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Conducting A “Wise” Site Visit: Picking Apart Pirkei Avot

By: Danielle Segal, JTFN, Project Manager

Pirkei Avot: the pithy Buzzfeed of our Jewish tradition. Want life-hacks on pretty much anything? You will find some wonderful words of wisdom in Ethics Of The Fathers. Whether it’s advice on friendships[1], the importance of charitable giving[2], or instructions on how to be a part of this world[3], Pirkei Avot is our loyal ally in living and giving Jewishly.

I had the absolute pleasure recently of joining the Jewish Community Youth Foundation (JCYF) of Princeton NJ, during their 9th grade site visit to New York City. The focus of the 9th grade group is national social service, so I accompanied the group as they visited a New York based Jewish non-profit organization for their first site visit.

“What has this site visit got to do with Pirkei Avot?” I hear you ask. What a great question. Questions are vitally important during a site visit as the teens navigate what might be an unfamiliar organization, a new program idea, or a complicated budget spreadsheet. However, during the JCYF’s visit, I was not only deeply impressed by the depth and relevance of the questions they asked, but I was also blown away by their general demeanor, respect for the process, and overall attitude.

And now onto Pirkei Avot. There is an excellent quote describing the characteristics of a wise man (or wise person in our case!): There are seven things that characterize …a wise man. A wise man does not speak before one who is greater than him in wisdom or age. He does not interrupt his fellow's words. He does not hasten to answer. His questions are on the subject and his answers to the point. He responds to first things first and to latter things later. Concerning what he did not hear, he says "I did not hear."(Pirkei Avot 5:7) The JCYF teens were truly wise during their site visit and exemplified all these characteristics, and more.

So let’s break it down. How can this quote give us the blueprint for a successful and meaningful site visit:

1.       A wise person does not speak before one who is greater than him in wisdom or age…

Wisdom is relative – I might know more about philanthropy than a bee, but a bee is definitely wiser than me about making an abode purely out of hexagonal honey! When teens enter the site visit space, even after careful research, the organizational representative most probably knows more about the organization than the teen. Listen to the information or presentation first, internalize and make notes before delving into question time.

2.       They do not interrupt their fellow's words…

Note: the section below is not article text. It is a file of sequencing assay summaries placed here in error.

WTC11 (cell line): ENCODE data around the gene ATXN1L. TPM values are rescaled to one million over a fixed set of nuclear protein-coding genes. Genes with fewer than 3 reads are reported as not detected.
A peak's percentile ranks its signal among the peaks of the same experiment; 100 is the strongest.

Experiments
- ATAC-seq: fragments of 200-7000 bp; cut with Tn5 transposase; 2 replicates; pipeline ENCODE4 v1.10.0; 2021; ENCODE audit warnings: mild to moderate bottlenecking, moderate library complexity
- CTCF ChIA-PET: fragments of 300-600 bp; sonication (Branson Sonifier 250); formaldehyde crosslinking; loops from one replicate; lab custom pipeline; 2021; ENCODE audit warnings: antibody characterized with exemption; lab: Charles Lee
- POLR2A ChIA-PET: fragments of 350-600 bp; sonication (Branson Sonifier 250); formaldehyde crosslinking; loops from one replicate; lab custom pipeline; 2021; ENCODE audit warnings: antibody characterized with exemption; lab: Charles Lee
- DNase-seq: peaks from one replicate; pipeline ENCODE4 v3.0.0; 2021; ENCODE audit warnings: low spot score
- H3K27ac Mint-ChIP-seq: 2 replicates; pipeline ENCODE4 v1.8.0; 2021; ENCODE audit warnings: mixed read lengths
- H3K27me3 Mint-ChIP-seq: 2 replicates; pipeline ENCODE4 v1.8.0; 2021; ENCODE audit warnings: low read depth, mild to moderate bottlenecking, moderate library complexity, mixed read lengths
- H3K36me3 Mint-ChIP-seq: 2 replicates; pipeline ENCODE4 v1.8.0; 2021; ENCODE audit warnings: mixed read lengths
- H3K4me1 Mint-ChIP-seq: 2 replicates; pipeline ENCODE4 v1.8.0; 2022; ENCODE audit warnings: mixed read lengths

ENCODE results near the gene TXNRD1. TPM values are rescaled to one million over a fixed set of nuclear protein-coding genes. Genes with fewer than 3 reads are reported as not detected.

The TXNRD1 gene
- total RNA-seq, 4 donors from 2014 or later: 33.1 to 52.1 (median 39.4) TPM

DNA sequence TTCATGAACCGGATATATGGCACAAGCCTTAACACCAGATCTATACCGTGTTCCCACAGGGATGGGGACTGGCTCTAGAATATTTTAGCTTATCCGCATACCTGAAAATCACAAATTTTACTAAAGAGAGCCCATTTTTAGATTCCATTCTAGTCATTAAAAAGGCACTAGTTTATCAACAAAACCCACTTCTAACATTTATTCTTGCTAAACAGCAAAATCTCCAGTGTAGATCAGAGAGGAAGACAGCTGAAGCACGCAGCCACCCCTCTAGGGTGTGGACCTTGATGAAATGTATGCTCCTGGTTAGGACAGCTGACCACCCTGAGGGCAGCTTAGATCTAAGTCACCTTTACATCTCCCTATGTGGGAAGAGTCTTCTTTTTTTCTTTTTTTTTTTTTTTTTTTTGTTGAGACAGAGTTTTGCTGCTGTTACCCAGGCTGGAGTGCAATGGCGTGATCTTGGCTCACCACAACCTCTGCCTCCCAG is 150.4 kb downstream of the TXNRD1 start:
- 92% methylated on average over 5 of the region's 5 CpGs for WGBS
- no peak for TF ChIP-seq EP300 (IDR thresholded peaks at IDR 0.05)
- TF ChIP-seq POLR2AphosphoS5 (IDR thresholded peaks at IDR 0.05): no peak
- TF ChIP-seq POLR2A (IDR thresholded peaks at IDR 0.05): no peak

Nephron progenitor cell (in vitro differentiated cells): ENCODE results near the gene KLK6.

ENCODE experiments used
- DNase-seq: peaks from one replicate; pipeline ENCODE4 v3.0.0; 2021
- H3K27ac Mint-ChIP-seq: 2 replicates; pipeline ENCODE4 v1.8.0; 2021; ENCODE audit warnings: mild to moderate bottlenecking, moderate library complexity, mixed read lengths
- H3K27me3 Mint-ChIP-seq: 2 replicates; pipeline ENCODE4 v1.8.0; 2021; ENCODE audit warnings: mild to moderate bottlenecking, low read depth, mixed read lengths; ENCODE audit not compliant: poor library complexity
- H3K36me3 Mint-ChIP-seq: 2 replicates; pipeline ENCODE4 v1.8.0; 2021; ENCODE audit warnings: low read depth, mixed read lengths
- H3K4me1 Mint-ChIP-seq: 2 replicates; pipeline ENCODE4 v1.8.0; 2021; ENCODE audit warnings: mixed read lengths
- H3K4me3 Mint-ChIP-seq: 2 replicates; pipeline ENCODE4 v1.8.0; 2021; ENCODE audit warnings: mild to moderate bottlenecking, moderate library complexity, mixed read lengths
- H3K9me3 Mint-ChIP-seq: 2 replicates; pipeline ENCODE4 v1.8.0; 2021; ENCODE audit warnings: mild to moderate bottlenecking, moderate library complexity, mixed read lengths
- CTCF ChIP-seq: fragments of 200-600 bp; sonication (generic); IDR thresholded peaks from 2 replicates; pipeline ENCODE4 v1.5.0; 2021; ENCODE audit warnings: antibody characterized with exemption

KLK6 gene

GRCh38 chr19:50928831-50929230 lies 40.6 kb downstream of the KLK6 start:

Chances are a site visit will be conducted by a group of teens, rather than just one. Make sure everyone has a chance to ask questions or make comments. Maybe prepare some key talking points in advance and divide it evenly amongst the group.

3.       They do not hasten to answer…

The organization might ask the teens direct questions about the funding, their mission, or what their teen program is. The organization might not even have heard of a Jewish teen philanthropy program before! Take a breath, think for a minute and prepare a clear and helpful answer. 

4.       Their questions are on the subject…

As interesting as their life story might be, or where they went to school, site visits can be limited on time. Ask relevant questions of your organizational representative so that the group can make an informed decision about whether to fund their project.

5.       Their answers to the point…

Yes some questions are tough to ask, but sometimes, rather than dancing around the subject, it’s important to get to the point, even if the question seems a little awkward: “if we don’t fund you, will this program happen?”, “What sets you apart from other organizations that are doing similar work?”

6.       They respond to first things first and to latter things later…

A site visit schedule might be decided by the host organization, or the teens might be asked to call the shots! Think about what order will make the most sense during the visit. What experience will give the teens the most meaningful access to the organization’s program and structure? Would it be more helpful to speak to a representative first before seeing a program in action?

7.       Concerning what they did not hear, they say "I did not hear."…

Teens will be taking in a large amount of information, both verbal and visual, during a site visit. It would be hard for anyone to take in all that stimulation at once. If something is not clear, or there is some confusion about the information being presented, ask further questions! There is nothing wrong with asking an organizational representative to repeat themselves or reword verbiage for clarity.

 

Although the wise contributors of Pirkei Avot did not attend a non-profit site visit (although I’m sure Hillel would have made an excellent teen board member!), their words resonate as we look to conduct ourselves justly and Jewishly as we step out of our board rooms and enter the physical turf of the non-profit world.



[1] Pirkei Avot 4:18 – “Rabbi Shimon ben Elazar says: Do not assuage the anger of your friend at the time of his anger; do not console him at the time when his deceased lies before him; do not question him at the time of his vow; and do not seek to see him at the time of his humiliation.”

[2] Pirkei Avot 2:8 – “The more tzedakah, the more shalom.”

[3] Pirkei Avot 1:14 – “He [Rabbi Hillel] used to say: If I am not for me, who will be for me?  And when I am for myself alone, what am I? And if not now, then when?”

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